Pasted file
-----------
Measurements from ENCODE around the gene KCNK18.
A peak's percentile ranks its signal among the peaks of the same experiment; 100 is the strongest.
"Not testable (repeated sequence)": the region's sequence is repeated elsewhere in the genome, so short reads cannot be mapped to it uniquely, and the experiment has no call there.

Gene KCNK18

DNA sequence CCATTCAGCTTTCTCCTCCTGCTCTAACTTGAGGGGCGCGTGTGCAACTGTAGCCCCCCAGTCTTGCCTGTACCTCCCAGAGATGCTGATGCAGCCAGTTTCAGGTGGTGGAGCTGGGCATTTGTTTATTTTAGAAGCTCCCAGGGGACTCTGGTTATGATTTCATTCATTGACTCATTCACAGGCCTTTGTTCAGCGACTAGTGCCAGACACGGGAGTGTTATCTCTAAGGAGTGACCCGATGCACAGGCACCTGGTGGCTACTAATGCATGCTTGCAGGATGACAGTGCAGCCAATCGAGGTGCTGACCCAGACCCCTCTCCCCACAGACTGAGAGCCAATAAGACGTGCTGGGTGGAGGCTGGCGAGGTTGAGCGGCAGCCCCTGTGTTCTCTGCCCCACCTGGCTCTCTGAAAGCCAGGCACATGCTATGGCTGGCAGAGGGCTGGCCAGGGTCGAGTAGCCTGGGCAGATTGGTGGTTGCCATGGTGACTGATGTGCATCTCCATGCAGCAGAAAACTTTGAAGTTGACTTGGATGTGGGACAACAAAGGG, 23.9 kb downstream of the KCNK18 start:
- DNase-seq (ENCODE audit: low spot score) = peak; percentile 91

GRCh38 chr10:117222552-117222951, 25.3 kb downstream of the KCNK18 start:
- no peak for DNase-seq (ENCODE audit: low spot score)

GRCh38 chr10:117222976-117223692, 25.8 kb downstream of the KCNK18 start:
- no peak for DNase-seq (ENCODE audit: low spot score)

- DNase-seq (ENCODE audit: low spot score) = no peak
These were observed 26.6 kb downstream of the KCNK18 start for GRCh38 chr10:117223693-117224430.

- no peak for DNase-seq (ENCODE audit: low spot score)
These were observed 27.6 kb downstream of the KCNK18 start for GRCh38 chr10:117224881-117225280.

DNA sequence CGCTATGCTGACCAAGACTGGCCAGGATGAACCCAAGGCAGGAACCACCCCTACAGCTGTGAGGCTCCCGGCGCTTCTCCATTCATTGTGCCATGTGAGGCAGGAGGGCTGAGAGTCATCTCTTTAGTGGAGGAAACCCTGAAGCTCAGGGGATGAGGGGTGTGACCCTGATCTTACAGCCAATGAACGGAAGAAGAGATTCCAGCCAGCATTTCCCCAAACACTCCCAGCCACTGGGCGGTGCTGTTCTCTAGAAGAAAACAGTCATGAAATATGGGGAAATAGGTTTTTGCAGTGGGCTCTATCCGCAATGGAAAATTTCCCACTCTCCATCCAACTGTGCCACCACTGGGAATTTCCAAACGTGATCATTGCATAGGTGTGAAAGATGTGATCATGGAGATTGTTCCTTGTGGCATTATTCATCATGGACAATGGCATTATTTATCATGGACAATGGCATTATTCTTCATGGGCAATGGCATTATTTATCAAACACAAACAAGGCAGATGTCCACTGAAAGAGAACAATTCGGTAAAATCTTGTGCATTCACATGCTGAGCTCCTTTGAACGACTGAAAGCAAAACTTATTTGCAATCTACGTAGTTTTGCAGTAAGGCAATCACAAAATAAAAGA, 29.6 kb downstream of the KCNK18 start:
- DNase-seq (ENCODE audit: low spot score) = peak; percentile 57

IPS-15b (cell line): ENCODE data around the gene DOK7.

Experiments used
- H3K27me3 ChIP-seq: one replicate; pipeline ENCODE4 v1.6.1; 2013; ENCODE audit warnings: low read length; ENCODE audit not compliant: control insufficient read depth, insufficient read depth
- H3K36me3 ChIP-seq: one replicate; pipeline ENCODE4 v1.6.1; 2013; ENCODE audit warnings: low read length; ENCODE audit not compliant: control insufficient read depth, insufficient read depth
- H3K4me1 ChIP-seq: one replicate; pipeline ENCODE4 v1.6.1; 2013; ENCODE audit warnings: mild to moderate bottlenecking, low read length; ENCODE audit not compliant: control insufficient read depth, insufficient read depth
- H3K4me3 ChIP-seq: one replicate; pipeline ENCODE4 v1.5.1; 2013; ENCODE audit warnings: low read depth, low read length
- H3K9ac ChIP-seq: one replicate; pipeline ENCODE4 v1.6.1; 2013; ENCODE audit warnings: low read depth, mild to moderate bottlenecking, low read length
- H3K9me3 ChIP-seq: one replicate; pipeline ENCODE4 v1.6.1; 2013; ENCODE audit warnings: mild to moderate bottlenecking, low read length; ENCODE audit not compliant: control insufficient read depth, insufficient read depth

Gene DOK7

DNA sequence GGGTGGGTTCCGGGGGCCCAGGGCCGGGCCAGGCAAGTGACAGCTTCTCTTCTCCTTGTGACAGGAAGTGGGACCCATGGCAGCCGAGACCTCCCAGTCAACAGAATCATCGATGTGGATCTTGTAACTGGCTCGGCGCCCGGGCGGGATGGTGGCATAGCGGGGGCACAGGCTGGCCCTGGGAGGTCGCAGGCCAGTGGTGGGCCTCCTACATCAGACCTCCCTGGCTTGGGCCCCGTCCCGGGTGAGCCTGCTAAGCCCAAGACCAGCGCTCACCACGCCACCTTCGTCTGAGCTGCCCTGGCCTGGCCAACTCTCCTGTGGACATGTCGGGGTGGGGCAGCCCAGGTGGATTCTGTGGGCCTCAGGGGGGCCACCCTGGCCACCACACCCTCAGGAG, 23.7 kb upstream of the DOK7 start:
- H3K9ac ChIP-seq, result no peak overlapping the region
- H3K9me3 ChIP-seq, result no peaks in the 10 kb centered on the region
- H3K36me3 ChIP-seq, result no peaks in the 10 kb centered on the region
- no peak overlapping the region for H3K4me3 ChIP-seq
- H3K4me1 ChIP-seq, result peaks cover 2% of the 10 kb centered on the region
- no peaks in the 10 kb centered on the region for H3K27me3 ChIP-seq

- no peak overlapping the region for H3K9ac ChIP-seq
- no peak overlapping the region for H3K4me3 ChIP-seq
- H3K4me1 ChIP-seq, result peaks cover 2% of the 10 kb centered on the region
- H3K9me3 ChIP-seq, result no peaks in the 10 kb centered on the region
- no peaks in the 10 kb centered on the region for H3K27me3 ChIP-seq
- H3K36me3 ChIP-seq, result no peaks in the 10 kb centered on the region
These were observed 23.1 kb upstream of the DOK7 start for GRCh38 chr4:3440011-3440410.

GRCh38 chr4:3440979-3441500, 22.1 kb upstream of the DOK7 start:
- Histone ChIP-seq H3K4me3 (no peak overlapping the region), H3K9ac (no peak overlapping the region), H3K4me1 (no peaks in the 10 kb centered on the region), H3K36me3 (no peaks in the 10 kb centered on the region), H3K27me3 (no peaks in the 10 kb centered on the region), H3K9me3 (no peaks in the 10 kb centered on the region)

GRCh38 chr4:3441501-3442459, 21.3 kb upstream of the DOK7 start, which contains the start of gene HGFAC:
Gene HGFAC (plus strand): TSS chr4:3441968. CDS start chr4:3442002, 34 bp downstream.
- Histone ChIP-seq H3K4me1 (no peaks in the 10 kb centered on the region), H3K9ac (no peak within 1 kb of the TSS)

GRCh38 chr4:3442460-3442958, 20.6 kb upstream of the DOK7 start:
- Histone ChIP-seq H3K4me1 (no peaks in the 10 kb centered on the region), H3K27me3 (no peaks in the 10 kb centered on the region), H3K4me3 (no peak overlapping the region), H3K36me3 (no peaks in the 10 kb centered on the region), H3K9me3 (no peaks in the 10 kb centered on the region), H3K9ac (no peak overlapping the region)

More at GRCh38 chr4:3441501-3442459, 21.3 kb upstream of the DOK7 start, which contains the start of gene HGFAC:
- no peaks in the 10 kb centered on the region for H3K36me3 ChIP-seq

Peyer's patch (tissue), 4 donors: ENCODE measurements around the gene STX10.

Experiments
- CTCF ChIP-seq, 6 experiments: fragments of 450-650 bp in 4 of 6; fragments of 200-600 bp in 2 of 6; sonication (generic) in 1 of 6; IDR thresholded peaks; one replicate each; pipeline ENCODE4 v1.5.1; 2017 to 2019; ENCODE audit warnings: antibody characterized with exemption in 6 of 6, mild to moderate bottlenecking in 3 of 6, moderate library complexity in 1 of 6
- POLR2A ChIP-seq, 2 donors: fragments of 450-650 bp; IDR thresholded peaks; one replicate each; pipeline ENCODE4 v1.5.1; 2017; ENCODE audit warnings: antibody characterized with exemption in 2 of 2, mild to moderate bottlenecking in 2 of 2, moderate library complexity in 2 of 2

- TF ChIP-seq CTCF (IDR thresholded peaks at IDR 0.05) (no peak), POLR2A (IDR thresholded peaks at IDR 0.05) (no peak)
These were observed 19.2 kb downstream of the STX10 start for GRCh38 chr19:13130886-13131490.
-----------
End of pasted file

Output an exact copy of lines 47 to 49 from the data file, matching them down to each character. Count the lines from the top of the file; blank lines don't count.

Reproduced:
More at GRCh38 chr4:3441501-3442459, 21.3 kb upstream of the DOK7 start, which contains the start of gene HGFAC:
- no peaks in the 10 kb centered on the region for H3K36me3 ChIP-seq

Peyer's patch (tissue), 4 donors: ENCODE measurements around the gene STX10.